Edith/Maddie here, writing from a who-knows-what kind of weather day north of Boston. What I do have is an exciting announcement.
But first, a quiz. If I had titled this post, “Quaker Shorts,” what would have been your reaction?
A – New England in January is too cold for shorts.
B – Maxwell is now shilling single-serving oatmeal?
C – It must be some new socially responsible investment scheme … or maybe an invented poker game.
D – Wait a sec. Is Edith collecting her Agatha Award-nominated Rose Carroll short stories into a published volume?
Bingo to whoever guessed the fourth option! Drumroll, please. I have signed a contract with Crippen & Landru to publish a collection of my Rose Carroll historical short stories. Since 2013, they’ve been published in all kinds of publications, and only the most dedicated of fans would have sought them all out. This way the tales will all be in one place, and I’m delighted to keep nineteenth-century midwife Rose in front of readers’ eyes.
Some of the anthologies the stories have appeared in.
Last year I approached Crippen & Landru to ask if they’d like to publish a collection of the previously published stories, plus a couple of new ones. I hold the rights to all the stories, and Crippen & Landru publishes only single-author collections of short crime fiction. Among other books, their catalog lists two by FOW (Friend of the Wickeds) Art Taylor, whose new The Adventure of the Castle Thief and Other Expeditions and Indiscretions will be out in mid-February. It seemed like a good fit.
Publisher Jeffrey Marks was delighted at my idea, telling me he’d already been thinking of approaching me about the same project.
The series of Quaker Midwife Mystery novels ended in 2021 with A Changing Light, which takes place in 1890.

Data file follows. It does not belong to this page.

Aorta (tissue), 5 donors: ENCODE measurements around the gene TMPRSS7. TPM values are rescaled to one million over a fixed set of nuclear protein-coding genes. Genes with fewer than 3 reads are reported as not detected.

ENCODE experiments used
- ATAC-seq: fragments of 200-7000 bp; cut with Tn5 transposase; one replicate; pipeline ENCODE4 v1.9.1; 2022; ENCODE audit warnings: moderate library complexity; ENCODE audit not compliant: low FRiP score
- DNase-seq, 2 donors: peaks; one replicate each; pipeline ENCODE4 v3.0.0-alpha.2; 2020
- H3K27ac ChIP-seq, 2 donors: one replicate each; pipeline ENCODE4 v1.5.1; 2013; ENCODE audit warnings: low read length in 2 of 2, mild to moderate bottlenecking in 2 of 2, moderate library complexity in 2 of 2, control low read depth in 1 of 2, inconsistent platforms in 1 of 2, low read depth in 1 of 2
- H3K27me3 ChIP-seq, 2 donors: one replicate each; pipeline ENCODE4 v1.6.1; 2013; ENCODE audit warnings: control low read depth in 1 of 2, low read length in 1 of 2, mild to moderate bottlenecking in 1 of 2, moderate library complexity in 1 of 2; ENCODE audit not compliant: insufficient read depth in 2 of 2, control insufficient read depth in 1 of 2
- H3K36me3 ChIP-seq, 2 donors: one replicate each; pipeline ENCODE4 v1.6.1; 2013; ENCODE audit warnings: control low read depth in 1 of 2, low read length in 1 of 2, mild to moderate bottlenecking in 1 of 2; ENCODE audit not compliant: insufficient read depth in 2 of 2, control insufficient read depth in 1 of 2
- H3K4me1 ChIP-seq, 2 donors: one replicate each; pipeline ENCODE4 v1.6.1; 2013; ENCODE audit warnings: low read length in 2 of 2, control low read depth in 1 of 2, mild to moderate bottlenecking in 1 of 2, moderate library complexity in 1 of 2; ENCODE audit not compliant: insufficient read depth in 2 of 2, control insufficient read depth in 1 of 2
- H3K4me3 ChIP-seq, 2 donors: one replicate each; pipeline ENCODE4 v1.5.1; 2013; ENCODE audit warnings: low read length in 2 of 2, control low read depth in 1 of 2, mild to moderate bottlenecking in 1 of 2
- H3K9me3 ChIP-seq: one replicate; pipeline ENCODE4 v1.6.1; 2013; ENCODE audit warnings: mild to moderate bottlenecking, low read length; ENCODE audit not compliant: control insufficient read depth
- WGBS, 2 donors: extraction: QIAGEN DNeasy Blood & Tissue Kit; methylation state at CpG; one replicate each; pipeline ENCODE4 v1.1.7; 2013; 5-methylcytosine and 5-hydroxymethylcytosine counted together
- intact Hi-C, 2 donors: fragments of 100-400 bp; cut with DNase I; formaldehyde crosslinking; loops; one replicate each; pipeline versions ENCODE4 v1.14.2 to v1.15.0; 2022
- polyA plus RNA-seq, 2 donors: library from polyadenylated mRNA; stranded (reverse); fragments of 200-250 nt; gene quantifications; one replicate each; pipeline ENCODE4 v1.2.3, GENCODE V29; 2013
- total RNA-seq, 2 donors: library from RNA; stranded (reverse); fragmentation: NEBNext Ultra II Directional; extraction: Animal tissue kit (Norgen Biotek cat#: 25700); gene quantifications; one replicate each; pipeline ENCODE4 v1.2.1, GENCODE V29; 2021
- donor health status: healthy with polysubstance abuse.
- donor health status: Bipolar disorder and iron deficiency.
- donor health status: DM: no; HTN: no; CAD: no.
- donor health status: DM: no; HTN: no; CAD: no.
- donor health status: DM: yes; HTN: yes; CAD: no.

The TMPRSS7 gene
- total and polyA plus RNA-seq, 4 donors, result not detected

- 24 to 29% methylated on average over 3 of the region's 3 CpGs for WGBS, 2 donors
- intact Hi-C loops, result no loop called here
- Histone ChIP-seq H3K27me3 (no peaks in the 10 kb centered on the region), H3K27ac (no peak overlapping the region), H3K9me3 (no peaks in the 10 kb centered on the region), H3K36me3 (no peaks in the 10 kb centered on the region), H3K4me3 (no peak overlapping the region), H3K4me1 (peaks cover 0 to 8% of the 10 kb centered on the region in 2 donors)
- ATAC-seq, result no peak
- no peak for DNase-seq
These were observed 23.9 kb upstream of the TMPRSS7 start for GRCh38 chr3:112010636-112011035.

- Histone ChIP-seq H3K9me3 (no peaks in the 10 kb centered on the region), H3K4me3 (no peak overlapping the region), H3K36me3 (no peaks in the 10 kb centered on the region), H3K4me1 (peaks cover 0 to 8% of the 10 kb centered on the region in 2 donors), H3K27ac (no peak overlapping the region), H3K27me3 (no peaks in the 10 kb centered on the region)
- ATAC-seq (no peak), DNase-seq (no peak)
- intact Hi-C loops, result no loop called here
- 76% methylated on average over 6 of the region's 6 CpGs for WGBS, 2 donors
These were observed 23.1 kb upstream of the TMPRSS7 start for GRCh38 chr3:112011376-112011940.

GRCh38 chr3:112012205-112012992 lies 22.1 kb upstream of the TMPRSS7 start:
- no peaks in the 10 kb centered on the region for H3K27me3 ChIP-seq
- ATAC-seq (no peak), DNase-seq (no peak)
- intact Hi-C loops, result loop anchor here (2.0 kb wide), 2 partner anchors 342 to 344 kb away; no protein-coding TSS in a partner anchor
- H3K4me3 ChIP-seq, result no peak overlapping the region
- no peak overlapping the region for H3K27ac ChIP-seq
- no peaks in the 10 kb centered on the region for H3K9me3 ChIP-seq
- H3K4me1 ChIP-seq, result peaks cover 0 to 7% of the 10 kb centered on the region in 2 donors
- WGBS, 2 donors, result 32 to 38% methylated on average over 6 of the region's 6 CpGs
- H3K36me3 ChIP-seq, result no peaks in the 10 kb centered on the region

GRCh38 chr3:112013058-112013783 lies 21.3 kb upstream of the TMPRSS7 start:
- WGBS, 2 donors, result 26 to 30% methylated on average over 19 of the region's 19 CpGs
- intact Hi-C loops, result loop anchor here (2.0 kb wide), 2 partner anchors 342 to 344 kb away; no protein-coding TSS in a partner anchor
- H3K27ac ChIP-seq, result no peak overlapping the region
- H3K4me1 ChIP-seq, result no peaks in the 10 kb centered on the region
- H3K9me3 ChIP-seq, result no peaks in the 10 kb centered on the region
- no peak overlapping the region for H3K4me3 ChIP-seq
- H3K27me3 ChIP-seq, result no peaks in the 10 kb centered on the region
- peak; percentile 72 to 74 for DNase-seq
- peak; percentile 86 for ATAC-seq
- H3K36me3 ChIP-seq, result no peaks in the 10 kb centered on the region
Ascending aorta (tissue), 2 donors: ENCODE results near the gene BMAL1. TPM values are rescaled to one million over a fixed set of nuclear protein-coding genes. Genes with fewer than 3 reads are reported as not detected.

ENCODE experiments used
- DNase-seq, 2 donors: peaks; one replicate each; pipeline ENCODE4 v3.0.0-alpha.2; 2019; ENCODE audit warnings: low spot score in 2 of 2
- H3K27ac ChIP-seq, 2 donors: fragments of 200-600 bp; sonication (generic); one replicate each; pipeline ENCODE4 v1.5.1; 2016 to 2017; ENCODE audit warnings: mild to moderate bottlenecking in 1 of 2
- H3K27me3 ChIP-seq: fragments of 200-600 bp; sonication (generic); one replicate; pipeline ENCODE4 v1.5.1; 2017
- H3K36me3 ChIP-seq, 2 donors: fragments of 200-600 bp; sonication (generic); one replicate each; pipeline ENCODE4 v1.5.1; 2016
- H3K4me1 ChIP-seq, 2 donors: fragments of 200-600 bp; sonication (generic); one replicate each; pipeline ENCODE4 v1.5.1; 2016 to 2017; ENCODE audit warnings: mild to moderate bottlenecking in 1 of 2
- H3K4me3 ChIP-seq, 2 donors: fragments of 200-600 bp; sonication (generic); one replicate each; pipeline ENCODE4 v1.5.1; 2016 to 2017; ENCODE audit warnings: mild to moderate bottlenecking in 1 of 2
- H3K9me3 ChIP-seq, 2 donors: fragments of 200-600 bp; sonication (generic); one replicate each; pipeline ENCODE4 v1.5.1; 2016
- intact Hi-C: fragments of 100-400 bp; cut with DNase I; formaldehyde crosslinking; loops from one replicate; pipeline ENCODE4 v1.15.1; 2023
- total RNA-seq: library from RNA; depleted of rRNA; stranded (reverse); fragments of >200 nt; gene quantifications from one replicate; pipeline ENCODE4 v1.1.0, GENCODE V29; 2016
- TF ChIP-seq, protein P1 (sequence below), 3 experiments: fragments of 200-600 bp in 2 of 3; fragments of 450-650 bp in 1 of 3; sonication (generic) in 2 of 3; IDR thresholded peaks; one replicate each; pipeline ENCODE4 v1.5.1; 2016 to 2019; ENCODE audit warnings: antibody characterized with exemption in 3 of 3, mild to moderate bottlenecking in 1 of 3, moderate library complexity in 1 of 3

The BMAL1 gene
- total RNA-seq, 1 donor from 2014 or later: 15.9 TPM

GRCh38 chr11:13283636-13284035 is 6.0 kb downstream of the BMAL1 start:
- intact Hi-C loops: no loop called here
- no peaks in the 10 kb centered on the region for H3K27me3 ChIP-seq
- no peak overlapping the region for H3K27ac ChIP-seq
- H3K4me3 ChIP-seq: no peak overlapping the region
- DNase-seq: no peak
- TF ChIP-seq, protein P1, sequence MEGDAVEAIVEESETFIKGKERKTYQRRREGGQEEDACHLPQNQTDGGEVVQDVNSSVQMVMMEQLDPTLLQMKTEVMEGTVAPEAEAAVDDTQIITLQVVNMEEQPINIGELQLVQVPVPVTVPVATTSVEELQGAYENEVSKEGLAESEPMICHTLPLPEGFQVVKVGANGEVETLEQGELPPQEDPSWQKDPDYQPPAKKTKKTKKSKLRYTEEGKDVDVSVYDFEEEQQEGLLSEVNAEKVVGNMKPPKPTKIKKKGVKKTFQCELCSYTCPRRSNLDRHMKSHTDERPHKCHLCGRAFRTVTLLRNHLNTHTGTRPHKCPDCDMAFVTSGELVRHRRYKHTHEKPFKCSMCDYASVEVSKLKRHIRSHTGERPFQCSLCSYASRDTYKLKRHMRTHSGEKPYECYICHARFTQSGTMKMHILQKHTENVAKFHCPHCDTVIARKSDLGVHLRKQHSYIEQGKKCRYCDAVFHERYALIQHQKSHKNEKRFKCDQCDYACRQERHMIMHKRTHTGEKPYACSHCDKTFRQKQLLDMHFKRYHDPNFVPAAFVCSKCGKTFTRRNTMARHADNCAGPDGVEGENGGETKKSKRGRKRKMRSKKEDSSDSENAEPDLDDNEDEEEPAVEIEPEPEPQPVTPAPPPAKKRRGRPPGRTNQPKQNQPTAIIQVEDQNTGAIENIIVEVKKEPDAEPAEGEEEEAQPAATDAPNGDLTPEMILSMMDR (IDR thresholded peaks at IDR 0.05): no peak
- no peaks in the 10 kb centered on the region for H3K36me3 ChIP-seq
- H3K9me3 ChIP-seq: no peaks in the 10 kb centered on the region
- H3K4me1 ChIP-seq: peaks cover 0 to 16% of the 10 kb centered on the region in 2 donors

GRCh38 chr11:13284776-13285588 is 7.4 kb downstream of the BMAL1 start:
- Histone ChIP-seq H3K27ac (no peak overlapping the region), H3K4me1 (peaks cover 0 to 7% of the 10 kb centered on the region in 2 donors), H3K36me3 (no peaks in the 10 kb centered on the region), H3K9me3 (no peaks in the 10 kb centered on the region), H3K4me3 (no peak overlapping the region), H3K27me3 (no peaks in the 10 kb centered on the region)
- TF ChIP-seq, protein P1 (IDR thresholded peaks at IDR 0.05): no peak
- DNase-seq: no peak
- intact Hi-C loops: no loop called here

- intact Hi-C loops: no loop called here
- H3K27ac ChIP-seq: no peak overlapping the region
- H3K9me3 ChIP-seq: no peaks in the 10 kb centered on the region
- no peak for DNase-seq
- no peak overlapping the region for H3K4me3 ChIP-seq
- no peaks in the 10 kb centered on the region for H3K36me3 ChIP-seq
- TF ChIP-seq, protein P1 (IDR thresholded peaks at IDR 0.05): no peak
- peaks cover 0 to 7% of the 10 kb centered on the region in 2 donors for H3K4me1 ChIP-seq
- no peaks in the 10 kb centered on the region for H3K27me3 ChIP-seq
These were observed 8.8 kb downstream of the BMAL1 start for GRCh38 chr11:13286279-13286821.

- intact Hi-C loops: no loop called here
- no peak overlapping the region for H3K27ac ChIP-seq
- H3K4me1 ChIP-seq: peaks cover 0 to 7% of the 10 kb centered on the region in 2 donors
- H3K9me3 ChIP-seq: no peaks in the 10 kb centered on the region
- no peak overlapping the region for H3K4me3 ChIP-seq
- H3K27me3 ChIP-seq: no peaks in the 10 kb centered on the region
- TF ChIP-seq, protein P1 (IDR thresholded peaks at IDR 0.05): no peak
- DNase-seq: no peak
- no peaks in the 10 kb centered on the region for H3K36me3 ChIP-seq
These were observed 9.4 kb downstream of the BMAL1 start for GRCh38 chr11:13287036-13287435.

For this collection, I wanted to bookend the existing stories. On the front end is “In Pursuit of Justice,” Rose’s sleuthing origin story (newly written), which takes place in 1886 while she’s an apprentice to her midwifery teacher, Orpha Perkins. The collecition finishes with the 1900 tale, “The Management of Secrets” (in Deadly Nightshade: Best New England Crime Stories, edited by Susan Oleksiw, Leslie Wheeler, and Christine Bagley, Crime Spell Books, 2022), which shows Rose as a mother of four coming out of sleuthing retirement to work on a case.
I’m super excited to also announce that Victoria Thompson has agreed to write an introduction to the book.
Vicki and me at Malice Domestic, the year she accepted the
Lifetime Achievement Award
Her Gaslight Mysteries series, which feature a New York midwife sleuth in the early 1900s, was part of the inspiration for my own historical stories, and she was kind enough to write a glowing blurb for Delivering the Truth, Quaker Midwife Mystery book one.
C&L also puts out a limited release signed hardcover edition to go along with the paperback and ebook. The hardcover includes a chapbook, which will feature another new story, “Labor’s Peril” (hint: this involves both mill labor and birthing labor).
I don’t have a preorder link to my new collection yet, nor a cover, but both are coming, as are ARCs . I just wanted to share the news with you all, since I’m so excited about extending Rose Carroll’s longevity with readers. You’ll hear more about it right here on the blog closer to the late April release date.
And if you are in New England, please reserve the early evening of May 6 for an in-person launch party at Amesbury’s fabulous Industrial History Center. We will have wine and cheese and books and conversation!
Readers: What’s your favorite short story, historical or otherwise?